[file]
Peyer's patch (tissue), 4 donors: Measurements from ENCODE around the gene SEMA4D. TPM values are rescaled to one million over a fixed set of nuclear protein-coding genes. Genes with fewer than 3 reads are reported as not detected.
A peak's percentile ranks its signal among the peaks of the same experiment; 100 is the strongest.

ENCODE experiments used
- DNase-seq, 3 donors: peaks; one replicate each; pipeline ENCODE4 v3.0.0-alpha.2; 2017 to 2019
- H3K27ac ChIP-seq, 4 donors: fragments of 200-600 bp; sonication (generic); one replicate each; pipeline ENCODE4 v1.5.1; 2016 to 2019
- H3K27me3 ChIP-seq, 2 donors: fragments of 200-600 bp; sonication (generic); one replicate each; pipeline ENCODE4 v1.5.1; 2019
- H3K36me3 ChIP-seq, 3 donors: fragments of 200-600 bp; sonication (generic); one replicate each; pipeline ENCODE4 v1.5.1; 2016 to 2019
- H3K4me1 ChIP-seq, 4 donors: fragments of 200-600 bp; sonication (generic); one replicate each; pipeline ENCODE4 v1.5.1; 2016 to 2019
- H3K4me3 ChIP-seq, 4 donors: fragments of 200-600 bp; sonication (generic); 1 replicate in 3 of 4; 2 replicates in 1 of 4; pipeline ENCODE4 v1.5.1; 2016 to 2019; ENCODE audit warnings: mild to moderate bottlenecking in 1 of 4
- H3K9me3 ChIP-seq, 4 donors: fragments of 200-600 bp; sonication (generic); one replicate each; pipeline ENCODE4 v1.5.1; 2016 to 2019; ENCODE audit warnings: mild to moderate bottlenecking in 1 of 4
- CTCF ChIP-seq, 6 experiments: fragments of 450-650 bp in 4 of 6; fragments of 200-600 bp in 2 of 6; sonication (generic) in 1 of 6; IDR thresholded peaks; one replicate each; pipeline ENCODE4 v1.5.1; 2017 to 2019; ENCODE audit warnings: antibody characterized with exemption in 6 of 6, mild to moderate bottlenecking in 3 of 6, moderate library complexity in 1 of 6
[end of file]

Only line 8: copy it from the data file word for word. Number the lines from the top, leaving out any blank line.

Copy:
- H3K4me1 ChIP-seq, 4 donors: fragments of 200-600 bp; sonication (generic); one replicate each; pipeline ENCODE4 v1.5.1; 2016 to 2019